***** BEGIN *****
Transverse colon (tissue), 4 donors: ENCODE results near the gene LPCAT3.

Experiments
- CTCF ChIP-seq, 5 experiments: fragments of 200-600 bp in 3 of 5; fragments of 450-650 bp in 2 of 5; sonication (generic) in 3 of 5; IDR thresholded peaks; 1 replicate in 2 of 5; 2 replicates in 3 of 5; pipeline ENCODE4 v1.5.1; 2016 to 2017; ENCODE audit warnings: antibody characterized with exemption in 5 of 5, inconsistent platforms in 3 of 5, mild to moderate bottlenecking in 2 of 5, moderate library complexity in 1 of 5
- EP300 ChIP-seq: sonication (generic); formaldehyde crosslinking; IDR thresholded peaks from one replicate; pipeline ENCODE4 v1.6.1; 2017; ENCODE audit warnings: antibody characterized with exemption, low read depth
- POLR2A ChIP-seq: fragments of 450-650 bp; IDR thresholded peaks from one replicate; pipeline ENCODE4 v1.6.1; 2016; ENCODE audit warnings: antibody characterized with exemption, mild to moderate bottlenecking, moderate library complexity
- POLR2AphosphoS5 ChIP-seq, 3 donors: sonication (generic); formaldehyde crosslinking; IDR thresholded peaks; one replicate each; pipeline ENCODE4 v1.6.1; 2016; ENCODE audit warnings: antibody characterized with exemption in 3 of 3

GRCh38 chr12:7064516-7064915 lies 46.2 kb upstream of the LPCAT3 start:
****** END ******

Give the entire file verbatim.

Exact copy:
Transverse colon (tissue), 4 donors: ENCODE results near the gene LPCAT3.

Experiments
- CTCF ChIP-seq, 5 experiments: fragments of 200-600 bp in 3 of 5; fragments of 450-650 bp in 2 of 5; sonication (generic) in 3 of 5; IDR thresholded peaks; 1 replicate in 2 of 5; 2 replicates in 3 of 5; pipeline ENCODE4 v1.5.1; 2016 to 2017; ENCODE audit warnings: antibody characterized with exemption in 5 of 5, inconsistent platforms in 3 of 5, mild to moderate bottlenecking in 2 of 5, moderate library complexity in 1 of 5
- EP300 ChIP-seq: sonication (generic); formaldehyde crosslinking; IDR thresholded peaks from one replicate; pipeline ENCODE4 v1.6.1; 2017; ENCODE audit warnings: antibody characterized with exemption, low read depth
- POLR2A ChIP-seq: fragments of 450-650 bp; IDR thresholded peaks from one replicate; pipeline ENCODE4 v1.6.1; 2016; ENCODE audit warnings: antibody characterized with exemption, mild to moderate bottlenecking, moderate library complexity
- POLR2AphosphoS5 ChIP-seq, 3 donors: sonication (generic); formaldehyde crosslinking; IDR thresholded peaks; one replicate each; pipeline ENCODE4 v1.6.1; 2016; ENCODE audit warnings: antibody characterized with exemption in 3 of 3

GRCh38 chr12:7064516-7064915 lies 46.2 kb upstream of the LPCAT3 start: